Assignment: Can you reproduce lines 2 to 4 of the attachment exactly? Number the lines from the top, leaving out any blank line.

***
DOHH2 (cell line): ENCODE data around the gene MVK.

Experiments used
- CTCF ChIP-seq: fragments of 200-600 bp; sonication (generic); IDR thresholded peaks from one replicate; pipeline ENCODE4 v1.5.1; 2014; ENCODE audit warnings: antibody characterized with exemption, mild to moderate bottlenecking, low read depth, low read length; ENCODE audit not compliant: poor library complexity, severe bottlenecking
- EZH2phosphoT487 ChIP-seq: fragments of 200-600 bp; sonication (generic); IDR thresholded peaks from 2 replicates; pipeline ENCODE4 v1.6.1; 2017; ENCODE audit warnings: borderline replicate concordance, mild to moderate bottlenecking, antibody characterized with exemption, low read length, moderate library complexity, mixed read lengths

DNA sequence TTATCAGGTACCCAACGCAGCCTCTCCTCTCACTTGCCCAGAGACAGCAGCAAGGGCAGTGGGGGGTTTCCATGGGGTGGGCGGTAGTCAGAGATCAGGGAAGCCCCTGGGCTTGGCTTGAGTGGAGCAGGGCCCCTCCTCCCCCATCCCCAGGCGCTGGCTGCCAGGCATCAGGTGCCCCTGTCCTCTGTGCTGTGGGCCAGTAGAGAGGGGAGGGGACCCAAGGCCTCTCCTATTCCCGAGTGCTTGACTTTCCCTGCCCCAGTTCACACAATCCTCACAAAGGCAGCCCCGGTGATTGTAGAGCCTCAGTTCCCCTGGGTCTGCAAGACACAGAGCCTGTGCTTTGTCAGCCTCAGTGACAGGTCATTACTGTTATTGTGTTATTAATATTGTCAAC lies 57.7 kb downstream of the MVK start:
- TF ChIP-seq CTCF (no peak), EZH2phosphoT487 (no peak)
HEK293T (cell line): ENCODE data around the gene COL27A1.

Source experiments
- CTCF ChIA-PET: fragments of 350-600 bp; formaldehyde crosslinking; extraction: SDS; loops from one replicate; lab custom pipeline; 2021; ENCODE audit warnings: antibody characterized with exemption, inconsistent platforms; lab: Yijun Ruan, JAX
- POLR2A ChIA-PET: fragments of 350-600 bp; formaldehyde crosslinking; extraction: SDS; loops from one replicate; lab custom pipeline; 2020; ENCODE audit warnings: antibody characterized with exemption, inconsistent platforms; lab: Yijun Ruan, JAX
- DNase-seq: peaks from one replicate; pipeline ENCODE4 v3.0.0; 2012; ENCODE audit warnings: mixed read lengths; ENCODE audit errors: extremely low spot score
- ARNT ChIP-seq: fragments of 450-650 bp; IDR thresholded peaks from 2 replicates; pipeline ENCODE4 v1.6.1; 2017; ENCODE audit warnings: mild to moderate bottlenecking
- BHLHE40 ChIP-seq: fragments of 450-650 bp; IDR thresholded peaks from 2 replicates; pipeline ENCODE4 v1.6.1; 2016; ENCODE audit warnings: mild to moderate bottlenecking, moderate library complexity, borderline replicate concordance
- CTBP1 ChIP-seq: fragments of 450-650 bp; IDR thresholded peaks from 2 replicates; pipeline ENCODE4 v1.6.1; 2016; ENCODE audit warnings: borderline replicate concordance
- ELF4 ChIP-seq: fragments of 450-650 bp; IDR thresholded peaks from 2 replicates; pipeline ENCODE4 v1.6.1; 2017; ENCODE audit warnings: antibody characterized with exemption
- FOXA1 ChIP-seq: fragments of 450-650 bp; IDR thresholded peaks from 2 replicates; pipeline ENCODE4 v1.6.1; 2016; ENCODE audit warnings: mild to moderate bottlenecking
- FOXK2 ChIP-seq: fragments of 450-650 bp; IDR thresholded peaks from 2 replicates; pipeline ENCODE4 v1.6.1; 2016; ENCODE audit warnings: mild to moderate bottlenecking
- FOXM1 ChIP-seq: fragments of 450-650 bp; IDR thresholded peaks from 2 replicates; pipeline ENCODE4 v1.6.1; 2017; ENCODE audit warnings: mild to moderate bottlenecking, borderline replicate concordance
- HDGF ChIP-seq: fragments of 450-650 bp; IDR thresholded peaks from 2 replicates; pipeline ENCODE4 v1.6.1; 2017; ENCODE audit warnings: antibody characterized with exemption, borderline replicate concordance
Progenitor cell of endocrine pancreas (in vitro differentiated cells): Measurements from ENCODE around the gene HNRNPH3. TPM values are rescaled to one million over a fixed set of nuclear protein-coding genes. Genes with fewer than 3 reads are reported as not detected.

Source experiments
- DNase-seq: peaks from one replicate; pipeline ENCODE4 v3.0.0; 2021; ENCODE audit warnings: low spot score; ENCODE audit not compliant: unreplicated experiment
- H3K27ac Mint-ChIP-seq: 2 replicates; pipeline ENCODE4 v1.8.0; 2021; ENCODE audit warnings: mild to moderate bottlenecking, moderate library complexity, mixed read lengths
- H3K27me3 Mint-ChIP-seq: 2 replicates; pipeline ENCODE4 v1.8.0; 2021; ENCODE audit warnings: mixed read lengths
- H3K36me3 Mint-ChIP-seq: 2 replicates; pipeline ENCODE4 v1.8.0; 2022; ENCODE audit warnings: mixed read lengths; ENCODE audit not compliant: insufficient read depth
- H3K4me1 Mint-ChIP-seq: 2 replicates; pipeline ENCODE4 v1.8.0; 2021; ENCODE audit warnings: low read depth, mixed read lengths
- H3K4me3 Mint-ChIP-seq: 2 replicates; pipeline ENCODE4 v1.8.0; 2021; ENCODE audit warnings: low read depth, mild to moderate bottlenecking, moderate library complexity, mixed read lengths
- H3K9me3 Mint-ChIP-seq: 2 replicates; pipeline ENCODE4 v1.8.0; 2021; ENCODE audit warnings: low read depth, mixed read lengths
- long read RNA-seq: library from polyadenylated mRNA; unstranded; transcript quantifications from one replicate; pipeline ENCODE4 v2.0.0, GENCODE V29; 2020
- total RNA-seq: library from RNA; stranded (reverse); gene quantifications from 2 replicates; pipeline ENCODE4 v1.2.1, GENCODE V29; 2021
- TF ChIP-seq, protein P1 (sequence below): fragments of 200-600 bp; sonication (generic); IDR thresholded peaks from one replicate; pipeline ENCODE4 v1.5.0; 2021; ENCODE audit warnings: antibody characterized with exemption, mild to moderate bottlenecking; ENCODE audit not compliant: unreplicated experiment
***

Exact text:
Experiments used
- CTCF ChIP-seq: fragments of 200-600 bp; sonication (generic); IDR thresholded peaks from one replicate; pipeline ENCODE4 v1.5.1; 2014; ENCODE audit warnings: antibody characterized with exemption, mild to moderate bottlenecking, low read depth, low read length; ENCODE audit not compliant: poor library complexity, severe bottlenecking
- EZH2phosphoT487 ChIP-seq: fragments of 200-600 bp; sonication (generic); IDR thresholded peaks from 2 replicates; pipeline ENCODE4 v1.6.1; 2017; ENCODE audit warnings: borderline replicate concordance, mild to moderate bottlenecking, antibody characterized with exemption, low read length, moderate library complexity, mixed read lengths